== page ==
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  20. I once had a debate with a colleague about a phrase I used, "cut the mustard" and she promptly corrected me and told me the phrase I should have used was, "cut the muster". Any thoughts?

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  21. It's "cut the mustard," Diane. Your friend may have been confused by "pass muster."
    Another example of cliche abuse.

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  22. Elaine--You will now be known as the Princess of Pain. My latest blunder involved a character in my mystery, The Anything Goes Girl. Struck on the back with a tire iron, she suffers what I called a broken kidney. Gently but firmly, one of my reviewers explained to me that my character had actually suffered a ruptured kidney. That the reviewer had herself suffered this misery made my shame all the greater. I bought her lunch. It was the least I could do for someone with just one un-ruptured you-know-what.

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    1. Ouch, Barry. A punch in the kidney can be extremely painful.

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  23. Interesting examples.
    I once came across a best-selling author who claimed the character had the safety on her "revolver." :-)

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  24. Another mistake I see a lot is whether to use "and me" or "and I". (object or subject) For example, is it, "He sat beside Chris and me." or "He sat beside Chris and I"? Is it, "Tony and me are going with you." or "Tony and I are going with you."? A quick way that always works is to just take out the other person/people named. Would you use "He sat beside I"? No. Would you say "Me am going with you." No. Go with what's correct when on its own. Same with "and him/her/them/us" vs. "He/she/they/we and..." etc.

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  25. Well, you sure no (jk) how to spark the comments. Love the graphics, too! :)

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  26. Looks like our readers have a lot of pet peeves. Now I'm really dreading getting the CE version of CATNAPPED!, my May mystery. What undiscovered mistakes are lurking in those pages?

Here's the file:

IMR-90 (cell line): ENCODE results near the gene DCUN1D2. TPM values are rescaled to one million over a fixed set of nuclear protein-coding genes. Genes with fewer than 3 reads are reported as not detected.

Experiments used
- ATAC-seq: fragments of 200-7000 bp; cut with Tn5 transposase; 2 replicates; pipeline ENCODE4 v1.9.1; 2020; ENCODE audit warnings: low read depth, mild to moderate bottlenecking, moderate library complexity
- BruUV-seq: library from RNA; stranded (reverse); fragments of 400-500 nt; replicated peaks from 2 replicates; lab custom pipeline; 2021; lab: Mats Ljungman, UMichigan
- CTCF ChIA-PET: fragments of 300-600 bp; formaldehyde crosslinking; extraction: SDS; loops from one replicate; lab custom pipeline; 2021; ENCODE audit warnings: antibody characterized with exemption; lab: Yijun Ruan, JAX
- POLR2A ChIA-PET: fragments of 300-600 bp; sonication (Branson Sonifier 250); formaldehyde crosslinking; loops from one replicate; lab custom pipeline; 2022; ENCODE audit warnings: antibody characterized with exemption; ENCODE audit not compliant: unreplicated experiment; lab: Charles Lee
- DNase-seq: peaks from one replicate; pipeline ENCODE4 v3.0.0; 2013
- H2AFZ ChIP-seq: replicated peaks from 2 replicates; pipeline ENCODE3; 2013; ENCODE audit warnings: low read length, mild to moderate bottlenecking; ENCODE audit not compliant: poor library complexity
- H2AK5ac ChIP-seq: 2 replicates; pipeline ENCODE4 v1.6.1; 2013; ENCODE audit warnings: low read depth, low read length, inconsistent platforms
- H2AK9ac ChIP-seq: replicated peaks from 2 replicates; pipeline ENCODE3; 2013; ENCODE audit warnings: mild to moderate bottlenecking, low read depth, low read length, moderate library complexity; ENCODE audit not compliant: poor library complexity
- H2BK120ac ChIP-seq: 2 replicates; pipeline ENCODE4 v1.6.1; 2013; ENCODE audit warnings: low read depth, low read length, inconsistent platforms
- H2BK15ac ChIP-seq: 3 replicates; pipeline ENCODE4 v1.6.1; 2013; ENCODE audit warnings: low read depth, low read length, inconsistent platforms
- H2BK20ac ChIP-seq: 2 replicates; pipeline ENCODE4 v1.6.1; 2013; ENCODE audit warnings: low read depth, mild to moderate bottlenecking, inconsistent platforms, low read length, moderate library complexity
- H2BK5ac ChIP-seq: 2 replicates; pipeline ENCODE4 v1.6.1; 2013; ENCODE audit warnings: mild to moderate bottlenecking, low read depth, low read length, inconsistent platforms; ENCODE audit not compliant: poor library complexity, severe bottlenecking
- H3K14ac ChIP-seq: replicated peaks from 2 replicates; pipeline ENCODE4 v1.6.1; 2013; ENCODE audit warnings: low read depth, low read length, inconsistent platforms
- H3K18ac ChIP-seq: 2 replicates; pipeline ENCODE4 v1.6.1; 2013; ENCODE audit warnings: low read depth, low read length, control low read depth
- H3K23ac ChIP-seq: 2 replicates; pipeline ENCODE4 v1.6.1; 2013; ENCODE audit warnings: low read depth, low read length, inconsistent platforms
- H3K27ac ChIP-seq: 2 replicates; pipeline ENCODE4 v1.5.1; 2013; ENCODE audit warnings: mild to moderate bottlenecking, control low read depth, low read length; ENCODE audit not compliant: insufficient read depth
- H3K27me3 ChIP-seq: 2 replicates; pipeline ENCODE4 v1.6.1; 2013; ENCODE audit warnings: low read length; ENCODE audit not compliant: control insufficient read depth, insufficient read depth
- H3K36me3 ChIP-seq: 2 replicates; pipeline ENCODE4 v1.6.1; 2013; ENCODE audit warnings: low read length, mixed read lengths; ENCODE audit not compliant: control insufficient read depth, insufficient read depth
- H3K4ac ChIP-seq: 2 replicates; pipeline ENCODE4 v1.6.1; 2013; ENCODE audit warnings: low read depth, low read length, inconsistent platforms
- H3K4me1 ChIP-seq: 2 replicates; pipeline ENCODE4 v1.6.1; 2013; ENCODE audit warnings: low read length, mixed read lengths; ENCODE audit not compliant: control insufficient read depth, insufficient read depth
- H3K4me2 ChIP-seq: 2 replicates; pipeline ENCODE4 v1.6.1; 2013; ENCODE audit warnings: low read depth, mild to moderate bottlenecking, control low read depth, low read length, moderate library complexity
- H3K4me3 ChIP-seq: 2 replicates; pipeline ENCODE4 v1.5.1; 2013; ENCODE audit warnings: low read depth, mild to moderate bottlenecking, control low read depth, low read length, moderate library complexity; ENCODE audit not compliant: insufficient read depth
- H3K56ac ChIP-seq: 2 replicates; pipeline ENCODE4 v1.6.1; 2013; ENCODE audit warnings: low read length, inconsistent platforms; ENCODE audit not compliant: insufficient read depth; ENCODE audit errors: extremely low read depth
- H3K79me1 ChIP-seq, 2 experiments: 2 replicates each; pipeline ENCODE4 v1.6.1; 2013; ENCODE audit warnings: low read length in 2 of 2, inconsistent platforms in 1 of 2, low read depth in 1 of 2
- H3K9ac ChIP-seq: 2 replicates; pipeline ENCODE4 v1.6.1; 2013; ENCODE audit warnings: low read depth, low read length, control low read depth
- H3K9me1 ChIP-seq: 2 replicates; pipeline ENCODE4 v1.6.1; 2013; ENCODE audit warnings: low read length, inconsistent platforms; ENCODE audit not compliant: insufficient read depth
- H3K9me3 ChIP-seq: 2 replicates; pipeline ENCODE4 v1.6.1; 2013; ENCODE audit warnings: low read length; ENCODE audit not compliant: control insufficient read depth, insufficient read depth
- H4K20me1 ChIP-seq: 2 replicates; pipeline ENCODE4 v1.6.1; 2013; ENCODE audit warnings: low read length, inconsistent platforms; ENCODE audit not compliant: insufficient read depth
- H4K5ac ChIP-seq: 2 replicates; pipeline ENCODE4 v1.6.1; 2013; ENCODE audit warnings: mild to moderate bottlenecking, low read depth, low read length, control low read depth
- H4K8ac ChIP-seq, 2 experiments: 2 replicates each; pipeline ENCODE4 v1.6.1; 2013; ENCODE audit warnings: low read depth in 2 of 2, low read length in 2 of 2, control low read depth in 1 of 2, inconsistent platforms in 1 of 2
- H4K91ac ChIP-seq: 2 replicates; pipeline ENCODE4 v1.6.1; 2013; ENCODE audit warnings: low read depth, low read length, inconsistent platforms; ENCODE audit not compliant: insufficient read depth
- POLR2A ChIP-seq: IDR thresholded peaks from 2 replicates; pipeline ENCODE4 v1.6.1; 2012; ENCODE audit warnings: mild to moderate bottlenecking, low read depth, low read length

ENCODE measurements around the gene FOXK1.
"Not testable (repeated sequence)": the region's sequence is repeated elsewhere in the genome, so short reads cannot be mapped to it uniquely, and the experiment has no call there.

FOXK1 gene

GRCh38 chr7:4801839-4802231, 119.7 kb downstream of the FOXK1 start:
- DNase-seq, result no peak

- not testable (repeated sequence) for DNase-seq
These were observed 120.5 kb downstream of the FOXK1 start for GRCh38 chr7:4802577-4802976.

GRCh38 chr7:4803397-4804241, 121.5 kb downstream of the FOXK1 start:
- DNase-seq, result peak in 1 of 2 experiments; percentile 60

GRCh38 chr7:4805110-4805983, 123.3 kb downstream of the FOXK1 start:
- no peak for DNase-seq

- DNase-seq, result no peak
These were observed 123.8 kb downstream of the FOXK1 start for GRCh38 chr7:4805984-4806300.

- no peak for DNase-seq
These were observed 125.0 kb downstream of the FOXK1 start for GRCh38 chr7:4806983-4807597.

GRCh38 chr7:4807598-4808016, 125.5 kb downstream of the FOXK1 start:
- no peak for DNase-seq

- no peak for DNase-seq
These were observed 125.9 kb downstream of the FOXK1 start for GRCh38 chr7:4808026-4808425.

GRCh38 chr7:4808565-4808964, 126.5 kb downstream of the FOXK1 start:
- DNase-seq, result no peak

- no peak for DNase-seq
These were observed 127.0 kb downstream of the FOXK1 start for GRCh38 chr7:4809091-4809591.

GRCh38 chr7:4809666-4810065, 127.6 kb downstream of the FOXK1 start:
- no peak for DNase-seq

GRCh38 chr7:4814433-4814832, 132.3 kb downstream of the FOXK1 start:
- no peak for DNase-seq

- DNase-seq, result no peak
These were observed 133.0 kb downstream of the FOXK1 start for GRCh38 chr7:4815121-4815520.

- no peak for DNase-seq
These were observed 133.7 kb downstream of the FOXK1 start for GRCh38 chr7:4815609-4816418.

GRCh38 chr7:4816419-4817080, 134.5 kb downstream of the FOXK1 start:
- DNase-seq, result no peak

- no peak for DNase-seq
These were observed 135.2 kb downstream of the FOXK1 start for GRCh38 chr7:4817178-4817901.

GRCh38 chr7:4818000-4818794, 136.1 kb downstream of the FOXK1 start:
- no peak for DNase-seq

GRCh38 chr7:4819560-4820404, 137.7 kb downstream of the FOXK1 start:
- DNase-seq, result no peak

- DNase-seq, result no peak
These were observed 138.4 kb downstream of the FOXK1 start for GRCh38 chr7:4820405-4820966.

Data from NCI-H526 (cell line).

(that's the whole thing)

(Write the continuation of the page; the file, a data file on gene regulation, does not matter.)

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  27. Deer Author,

    I enjoyed meeting ewe at you’re book singing, I came with my made who is a compete fan of yores. She sed I must complement you on your choice of locals.

    You have a wanderful friendly personality as evidenced bye all those pubic smiles, shakes, and even hugs you shared with strangers. You seam to have a talent for touching people in pubic that makes it the climax of a lifetime. For instance as you were packing up to go two pretty young sisters came in only too learn, much two they’re constipation, that they’d missed the singing. Butt you gave them a powerfully energenic three-way pubic hug that left them breathless with your firm grasp of their desire’s.

    As it reigned outside, they stood in under wear the tall decorative plants kept you protractively close and you put your arms all over them saving them from the ailments. All of you like that, warm and cozy, inside their under wear you could affectively effect they’re effection’s in a physically touching way.

    I stood their griping my newly singed addition of you’re latest navel, watching in aw you’re menny gentle ax of pubic kindness. I nearly spilled coffee on my khaki docker’s as the scene had me peaked, exited at witnessing the tender stroking of their needy soles.

    I was truly empressed. I think it'd be grate to put two gather your talent for pubic appearances, your general willingness to touch other people, and your wonderfully deffective energy at book singings by staging what I wood caul “A Touching Pubic Singing” with other fallow authors, many of whom I am certain would come with their spouses and significant udders.

    Wee, that is my made and me, are egg cited to have mitt yew, and are looking four word to meating you again in neer few sure.

    Sinsinclty,

    Literally Reeder


    creativity...like nativity but cretan

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    1. LOL! We can always count on Basil to make us laugh! :-)

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    2. Deer Reeder,
      I was deeply touched by you're admiration, but not so pubic next time.

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    3. Basil-- ewe have kreeped me out toetily.

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    4. Oh...dang it...I just noticed a misspelling!